At this point, my application of my conceptual perspective falters. However, it does provide an emphasis on an individual’s knowledge and experience. I’m familiar with the ongoing process of acknowledging the validity of your own challenges and not minimising your feelings. I have learnt to not compare my experiences to a pregnant woman, crossing the pirate-filled Gulf of Thailand in a wee boat to a future of either being trapped with a new born in a refugee camp or an as yet unknown life in a uncontemplated country. I can apply this knowledge in order to try not to compare myself to those who seem to be negotiating productivity and non-productivity. I’ve been working on the task of leaving my feelings out there, to not dismiss them as trivial compared to what other people must being going through. I find it helps to let emotions breathe and take form, in order to provide the shape of something to acknowledge, to help voice ‘I’m not fine’ to something and, hopefully, someone. I’ve found honesty with yourself helps meaningful connections grow, and if you’re lucky, one of those productive people might leave baked goods on your doorstep and help you find a practice.4 This process has taken me to a place where I can start to act on the advice of setting achievable goals,5 enjoy moments rather than activities6 and so create the conditions for taking those small steps back into PhD practice and myself.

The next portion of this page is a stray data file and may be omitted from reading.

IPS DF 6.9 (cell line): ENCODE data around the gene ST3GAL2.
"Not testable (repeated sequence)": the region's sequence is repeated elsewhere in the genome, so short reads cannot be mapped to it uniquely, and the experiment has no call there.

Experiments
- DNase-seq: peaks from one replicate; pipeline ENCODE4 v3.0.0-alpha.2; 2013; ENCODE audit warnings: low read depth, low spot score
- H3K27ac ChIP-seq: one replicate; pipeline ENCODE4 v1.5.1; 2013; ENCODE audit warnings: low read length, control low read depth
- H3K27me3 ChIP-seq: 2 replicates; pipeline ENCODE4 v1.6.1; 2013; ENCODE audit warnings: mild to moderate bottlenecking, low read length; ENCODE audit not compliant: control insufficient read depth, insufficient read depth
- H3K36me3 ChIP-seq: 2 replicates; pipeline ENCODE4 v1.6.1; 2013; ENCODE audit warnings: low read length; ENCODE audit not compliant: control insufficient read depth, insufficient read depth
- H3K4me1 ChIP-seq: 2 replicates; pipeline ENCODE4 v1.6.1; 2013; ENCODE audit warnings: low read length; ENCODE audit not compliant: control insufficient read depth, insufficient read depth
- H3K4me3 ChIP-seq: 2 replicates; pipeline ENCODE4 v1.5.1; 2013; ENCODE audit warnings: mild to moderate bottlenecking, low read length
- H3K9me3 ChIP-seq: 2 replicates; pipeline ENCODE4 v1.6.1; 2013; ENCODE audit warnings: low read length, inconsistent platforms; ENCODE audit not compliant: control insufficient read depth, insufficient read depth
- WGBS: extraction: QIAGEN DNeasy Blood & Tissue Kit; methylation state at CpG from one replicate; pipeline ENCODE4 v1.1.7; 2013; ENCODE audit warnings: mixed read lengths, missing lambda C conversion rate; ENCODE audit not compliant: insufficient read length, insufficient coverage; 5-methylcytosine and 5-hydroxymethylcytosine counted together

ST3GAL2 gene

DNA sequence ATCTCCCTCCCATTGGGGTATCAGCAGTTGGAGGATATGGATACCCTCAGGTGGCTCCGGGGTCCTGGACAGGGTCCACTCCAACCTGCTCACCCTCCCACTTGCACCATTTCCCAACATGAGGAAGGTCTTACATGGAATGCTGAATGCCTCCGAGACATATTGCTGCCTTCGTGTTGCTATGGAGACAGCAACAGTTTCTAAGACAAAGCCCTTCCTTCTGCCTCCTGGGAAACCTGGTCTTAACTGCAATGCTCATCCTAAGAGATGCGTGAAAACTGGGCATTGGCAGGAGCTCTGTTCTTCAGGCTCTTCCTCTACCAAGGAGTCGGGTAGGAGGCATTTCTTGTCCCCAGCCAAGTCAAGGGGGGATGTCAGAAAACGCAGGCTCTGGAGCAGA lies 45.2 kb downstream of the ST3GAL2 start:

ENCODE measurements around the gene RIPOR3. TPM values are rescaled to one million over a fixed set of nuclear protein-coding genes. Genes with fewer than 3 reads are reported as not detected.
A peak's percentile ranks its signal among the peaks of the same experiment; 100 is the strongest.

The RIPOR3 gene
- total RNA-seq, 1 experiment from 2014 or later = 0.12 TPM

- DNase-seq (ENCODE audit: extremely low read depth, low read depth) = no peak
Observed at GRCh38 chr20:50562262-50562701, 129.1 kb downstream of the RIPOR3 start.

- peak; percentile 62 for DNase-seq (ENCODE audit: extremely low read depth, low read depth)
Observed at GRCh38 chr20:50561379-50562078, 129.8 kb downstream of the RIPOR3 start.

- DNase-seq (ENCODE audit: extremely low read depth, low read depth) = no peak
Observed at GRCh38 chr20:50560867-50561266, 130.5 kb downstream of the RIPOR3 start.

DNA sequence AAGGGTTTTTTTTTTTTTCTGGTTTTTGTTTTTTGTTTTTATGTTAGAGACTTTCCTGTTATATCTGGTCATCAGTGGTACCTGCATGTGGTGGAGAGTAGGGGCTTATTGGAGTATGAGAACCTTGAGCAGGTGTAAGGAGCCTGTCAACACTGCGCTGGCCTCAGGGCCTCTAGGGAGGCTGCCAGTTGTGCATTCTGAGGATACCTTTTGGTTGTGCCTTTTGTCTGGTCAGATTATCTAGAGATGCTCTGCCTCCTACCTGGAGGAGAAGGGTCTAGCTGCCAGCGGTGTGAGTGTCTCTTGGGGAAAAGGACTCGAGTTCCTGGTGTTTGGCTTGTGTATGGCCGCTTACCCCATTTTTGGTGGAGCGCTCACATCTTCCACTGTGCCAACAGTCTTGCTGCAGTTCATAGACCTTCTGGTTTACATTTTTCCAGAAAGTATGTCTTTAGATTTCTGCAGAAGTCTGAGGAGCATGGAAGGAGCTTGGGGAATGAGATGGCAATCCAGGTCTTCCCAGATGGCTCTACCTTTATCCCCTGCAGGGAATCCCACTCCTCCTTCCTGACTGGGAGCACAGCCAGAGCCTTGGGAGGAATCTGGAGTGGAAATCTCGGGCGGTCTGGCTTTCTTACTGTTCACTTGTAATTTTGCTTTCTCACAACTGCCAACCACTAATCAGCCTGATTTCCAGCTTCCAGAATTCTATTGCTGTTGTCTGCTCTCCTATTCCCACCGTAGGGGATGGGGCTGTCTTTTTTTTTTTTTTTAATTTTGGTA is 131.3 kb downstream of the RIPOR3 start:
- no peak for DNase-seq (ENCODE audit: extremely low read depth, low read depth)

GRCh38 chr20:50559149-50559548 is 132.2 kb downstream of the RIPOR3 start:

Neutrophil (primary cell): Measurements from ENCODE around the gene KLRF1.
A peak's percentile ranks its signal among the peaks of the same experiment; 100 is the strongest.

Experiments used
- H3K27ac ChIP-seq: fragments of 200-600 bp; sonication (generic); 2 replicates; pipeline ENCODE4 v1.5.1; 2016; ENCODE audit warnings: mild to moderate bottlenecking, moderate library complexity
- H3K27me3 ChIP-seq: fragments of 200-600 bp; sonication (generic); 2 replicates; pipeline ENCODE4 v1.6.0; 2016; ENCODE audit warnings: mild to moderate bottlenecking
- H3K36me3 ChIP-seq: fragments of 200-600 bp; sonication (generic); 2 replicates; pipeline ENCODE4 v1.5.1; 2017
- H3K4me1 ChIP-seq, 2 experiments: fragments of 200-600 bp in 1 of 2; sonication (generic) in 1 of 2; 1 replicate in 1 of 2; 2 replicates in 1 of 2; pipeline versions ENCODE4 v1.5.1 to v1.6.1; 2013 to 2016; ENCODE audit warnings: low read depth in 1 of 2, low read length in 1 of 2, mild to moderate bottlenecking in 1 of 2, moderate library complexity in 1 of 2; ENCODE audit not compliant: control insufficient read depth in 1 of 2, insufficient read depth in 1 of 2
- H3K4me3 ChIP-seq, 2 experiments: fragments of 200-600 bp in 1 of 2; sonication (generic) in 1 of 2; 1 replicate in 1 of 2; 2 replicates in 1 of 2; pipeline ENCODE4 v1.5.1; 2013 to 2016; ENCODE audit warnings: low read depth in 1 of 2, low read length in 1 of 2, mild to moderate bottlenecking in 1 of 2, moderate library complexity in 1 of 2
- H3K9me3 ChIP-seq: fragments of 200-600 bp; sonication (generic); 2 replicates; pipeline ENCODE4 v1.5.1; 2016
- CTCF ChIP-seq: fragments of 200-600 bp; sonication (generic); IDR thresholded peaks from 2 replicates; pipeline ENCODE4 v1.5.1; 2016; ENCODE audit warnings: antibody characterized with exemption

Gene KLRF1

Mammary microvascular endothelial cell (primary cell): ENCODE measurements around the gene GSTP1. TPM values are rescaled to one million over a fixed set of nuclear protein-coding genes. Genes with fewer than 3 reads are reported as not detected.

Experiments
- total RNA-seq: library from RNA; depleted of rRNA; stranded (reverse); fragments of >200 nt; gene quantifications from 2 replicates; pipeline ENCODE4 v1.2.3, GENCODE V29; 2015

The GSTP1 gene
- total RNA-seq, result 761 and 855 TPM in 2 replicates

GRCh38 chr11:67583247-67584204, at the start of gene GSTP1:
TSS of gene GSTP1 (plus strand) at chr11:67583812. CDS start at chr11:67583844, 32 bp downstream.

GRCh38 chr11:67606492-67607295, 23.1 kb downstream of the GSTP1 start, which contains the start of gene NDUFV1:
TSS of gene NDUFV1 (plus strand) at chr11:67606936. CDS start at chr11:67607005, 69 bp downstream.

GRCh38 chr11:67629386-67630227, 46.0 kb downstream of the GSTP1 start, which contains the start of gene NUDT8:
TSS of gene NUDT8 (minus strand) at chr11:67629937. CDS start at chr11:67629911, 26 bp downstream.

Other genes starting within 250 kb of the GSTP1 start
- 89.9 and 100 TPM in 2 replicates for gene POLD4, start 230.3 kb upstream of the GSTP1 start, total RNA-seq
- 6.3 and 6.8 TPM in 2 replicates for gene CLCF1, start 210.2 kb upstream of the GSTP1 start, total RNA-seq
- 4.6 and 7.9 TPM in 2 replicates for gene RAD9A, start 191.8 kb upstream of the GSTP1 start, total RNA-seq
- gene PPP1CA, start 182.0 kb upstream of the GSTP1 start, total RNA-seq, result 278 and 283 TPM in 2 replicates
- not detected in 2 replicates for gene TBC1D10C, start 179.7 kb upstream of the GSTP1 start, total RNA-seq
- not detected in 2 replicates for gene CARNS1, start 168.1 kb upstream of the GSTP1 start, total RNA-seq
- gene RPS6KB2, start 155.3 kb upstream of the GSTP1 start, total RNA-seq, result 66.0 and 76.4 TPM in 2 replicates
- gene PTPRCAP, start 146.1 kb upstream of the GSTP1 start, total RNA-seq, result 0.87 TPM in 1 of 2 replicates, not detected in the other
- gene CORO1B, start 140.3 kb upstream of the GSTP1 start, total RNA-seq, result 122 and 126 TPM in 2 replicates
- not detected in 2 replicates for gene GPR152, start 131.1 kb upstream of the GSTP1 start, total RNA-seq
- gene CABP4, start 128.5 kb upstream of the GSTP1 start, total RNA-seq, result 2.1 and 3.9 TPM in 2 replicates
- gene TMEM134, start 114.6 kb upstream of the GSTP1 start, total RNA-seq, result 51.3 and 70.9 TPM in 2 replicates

Resulting Sketch of Dog
1Etienne Wenger (1998), Communities of Practice – Learning, Meaning and Identity
4 Pistachio and rosewater cookies. Unexpectedly my practice seems to be organising fitness workouts based around mathematical sequences. There is even a process of reification, where form is given to experience and objects articulating the experience are created, as I have been given a logo. Reification and participation are a duality that constitute the concept of negotiating meaning that is the basis of practice and identity. Maybe my conceptual framework is coming to life, as I seem to be forming an identity as an unqualified fitness organiser.
5 I might not have made kimchi but I have finally made the most basic form of pickles. I’m now making up for all the years of missing the flavour and texture combination of the world’s finest sandwich, Bánh mì.
6 It’s not a stylish dog jumper, it’s a moment. I haven’t used these pencils since I purchased them last year. I’m finally acting on the celebrating small wins!
There’s one benefit of what my PhD colleague calls Interdisciplinary Imposter Syndrome, I feel I can be part of both the Scottish Graduate School of Social Science (SGSSS) and Scottish Graduate School for Arts & Humanities (SGSAH). So, I took advantage of their summer schools’ wide range of talks and training in the last couple of weeks. Unfortunately, I was doubled booked for the Interdisciplinary Round Table! Instead, I was at the Health and Inequalities in an era of Crises symposium. There was an interesting range of health inequalities talks covering population and individual health, discussing crises from austerity, to populism and Brexit and including methods from discourse analysis to structural equation modelling.